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GOP, Democrats Locked In Race Toward Decline

"Party allegiance is nothing with people my age. Party stuff is silly," says Dan Davila, 29, an easygoing college student. Like a lot of Minnesotans from around the Twin Cities, Davila comes from a long line of Democrats. But now he says with a shrug: "Who the hell cares who Grandma voted for?"

Davila is sitting behind a table at the Anoka County Fair. It is a summer evening; a light breeze stirs the aroma of grilled pork chops and live cows. Somewhere nearby, an Elvis impersonator is braying. On Davila's table are buttons and pamphlets extolling former representative Tim Penny for governor. Penny recently bolted from the Democratic Party to campaign as an independent -- a move that certainly hasn't hurt him, and in fact might account for his instant front-runner status.

This article explains why the Green Party, despite all the hopes of campus radical leftists, is probably not going to become a major force in American politics (and neither are the Libertarians, though it's possible that they could adapt).

The basic argument of the article is that cultural partisanship -- voting for candidate X because he's a Democrat (and your family or region has always voted Democrat), rather than because he's a competent leader or because his stands on issues make sense -- is on the decline. Candidates are increasingly appealing to their committed interest groups -- for example, evangelical Christians for the Republicans, and organized labor for the Democrats -- and leaving nonpartisan (and generally centrist) voters out of it. The loss of these voters shifts power into the hands of extremists, leading to even more extreme candidates being selected, which further alienates centrists. Races become more about getting turnout from your interest groups than appealing to a broad selection of voters.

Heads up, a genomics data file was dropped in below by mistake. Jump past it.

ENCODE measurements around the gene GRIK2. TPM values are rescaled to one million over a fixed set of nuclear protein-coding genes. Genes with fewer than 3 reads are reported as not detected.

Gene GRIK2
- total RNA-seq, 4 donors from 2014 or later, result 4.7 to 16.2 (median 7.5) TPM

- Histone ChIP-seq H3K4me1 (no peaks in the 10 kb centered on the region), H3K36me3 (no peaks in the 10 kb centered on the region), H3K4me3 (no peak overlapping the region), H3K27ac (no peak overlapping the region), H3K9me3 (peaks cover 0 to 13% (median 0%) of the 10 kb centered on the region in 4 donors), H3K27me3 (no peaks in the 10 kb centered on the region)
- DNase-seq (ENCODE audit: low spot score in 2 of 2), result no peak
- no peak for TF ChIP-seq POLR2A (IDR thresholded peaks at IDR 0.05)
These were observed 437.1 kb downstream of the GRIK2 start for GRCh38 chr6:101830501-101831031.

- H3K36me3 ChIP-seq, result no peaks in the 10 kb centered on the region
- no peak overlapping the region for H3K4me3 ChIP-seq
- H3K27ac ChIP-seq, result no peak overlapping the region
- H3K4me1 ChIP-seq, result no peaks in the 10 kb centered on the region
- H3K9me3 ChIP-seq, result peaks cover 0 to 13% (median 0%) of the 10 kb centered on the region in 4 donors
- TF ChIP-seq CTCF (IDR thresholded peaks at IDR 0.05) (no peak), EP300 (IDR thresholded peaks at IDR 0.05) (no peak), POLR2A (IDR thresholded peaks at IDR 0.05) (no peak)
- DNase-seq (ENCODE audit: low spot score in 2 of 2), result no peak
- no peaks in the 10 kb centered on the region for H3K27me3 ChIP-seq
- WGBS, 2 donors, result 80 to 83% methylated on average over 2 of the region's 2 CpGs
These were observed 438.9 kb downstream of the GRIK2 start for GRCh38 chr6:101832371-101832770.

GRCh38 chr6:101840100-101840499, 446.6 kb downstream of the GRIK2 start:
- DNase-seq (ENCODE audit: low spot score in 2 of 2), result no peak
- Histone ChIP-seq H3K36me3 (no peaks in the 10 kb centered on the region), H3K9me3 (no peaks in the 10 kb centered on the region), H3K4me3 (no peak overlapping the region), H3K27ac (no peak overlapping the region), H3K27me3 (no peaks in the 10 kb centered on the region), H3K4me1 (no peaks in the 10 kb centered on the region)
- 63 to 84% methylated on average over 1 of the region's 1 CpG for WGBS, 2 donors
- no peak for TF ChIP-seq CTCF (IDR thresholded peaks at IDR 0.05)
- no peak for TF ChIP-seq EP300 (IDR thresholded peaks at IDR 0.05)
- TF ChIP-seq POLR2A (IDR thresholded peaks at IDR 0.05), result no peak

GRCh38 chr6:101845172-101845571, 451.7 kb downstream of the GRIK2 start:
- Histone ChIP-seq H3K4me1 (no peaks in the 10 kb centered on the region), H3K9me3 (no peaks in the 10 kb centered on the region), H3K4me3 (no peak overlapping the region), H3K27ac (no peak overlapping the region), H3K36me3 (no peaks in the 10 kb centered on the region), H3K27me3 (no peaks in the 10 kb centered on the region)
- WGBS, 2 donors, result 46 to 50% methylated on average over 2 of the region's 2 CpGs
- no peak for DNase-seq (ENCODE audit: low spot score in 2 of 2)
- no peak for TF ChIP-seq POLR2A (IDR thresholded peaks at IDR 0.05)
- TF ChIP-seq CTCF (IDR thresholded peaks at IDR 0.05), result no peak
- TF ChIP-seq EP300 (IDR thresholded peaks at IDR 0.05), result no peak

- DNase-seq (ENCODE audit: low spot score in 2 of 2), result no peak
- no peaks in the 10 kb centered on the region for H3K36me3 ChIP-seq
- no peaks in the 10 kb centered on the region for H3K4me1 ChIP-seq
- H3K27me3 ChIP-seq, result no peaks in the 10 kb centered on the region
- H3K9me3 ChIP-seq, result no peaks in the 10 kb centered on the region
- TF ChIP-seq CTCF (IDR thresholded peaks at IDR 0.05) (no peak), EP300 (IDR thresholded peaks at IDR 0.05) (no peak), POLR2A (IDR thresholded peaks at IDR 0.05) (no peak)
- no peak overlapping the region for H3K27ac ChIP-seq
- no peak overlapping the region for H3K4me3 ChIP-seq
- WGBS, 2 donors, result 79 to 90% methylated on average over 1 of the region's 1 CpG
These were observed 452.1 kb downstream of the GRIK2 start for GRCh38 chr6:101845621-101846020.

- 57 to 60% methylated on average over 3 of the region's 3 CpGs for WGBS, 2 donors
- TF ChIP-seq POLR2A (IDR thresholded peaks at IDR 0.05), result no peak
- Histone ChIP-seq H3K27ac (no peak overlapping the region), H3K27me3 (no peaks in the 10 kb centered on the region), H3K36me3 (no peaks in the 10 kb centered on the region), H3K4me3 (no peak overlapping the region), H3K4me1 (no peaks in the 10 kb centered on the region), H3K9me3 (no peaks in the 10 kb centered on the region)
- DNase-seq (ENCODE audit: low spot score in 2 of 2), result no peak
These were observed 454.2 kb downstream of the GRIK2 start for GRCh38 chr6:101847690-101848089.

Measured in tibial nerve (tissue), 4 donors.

The Green Party is not set up to take advantage of this phenomenon. In fact, it premises its existence on the opposite idea -- that the Democrats aren't radical enough. While this may prove true in the presidential race, when candidates follow the "go extreme to get the nomination, then go center to win the race" game plan, most other races never have that second stage. And if the vicious cycle of alienation and radicalization continues, the Democrats could co-opt the Green agenda (certainly not completely, but enough to prevent the Greens from ever becoming a major force). And it would be very difficult for the Green Party to recast itself as the centrist alternative to the corrupt (or just disconnected, as the nonpartisan center is more disappointed than angry) party machines. The Green agenda is based on radical social change and a dependence on government intervention, while most nonpartisans are culturally moderate and skeptical of politcs.


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